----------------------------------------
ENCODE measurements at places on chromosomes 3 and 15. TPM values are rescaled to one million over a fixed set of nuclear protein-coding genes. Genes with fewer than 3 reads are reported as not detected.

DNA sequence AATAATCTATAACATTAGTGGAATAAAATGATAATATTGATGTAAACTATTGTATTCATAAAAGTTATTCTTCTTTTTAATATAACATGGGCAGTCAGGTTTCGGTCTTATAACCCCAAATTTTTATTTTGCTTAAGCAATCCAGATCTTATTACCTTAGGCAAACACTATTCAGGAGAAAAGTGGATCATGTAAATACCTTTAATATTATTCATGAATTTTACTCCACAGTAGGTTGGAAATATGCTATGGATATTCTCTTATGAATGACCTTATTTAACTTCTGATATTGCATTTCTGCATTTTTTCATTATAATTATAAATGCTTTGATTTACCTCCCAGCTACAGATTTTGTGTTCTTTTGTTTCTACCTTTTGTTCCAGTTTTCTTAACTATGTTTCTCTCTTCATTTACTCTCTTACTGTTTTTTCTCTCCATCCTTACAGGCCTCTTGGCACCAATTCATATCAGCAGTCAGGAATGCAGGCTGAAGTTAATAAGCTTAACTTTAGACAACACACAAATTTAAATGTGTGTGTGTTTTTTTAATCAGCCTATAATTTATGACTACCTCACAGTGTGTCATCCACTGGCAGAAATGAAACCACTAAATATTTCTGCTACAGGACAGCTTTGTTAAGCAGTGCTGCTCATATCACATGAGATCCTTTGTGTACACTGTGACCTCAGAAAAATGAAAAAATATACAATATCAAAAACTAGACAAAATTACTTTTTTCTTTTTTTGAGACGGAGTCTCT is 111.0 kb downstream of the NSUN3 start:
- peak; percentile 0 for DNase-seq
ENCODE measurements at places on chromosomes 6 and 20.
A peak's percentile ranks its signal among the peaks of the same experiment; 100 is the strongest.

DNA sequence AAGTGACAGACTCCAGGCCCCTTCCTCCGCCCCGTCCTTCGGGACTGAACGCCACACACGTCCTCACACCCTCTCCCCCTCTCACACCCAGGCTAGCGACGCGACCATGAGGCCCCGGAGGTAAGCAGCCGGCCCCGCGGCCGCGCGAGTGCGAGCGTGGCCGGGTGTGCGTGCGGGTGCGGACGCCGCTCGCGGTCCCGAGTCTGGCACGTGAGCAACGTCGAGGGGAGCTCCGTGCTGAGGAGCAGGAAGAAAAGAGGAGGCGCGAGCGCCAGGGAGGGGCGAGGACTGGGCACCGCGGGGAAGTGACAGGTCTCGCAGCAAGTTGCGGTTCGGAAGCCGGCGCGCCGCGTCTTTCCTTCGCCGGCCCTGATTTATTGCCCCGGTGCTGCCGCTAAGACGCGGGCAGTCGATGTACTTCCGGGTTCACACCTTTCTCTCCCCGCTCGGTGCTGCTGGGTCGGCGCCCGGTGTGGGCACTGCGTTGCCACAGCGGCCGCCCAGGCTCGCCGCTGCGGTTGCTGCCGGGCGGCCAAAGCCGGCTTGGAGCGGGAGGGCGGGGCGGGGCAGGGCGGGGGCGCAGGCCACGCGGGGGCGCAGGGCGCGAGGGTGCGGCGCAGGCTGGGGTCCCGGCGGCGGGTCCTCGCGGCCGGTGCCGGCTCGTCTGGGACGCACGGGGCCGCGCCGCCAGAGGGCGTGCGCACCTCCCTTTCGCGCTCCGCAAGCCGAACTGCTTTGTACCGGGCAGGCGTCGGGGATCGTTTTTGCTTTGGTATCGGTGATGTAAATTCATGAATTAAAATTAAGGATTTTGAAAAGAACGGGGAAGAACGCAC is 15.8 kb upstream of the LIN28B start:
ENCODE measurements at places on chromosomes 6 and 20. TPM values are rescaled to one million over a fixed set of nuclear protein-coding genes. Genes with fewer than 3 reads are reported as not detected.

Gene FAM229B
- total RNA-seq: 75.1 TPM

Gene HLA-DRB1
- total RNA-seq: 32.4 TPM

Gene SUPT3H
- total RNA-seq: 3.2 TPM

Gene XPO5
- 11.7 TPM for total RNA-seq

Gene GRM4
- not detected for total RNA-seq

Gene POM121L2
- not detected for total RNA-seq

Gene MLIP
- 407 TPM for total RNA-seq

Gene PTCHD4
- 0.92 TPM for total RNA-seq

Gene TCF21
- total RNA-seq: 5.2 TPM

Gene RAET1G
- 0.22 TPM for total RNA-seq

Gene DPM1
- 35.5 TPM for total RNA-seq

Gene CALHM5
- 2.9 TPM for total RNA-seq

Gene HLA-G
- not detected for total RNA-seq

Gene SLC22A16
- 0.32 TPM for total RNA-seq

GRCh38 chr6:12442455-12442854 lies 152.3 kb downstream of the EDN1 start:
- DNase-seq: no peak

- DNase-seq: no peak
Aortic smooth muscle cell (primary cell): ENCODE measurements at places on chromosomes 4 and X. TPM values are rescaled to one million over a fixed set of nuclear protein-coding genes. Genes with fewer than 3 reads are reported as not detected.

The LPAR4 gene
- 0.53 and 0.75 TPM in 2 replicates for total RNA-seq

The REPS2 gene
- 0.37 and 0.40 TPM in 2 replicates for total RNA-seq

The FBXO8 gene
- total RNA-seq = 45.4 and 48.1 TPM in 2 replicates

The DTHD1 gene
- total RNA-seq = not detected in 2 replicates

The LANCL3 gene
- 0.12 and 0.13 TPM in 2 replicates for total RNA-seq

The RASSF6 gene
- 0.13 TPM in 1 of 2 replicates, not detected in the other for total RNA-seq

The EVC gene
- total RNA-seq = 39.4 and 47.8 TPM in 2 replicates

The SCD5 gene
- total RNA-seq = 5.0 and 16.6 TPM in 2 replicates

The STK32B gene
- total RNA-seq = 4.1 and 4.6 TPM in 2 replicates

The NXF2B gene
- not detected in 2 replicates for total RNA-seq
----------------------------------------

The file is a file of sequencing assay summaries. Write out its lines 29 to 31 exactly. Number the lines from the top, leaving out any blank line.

- 35.5 TPM for total RNA-seq

Gene CALHM5
- 2.9 TPM for total RNA-seq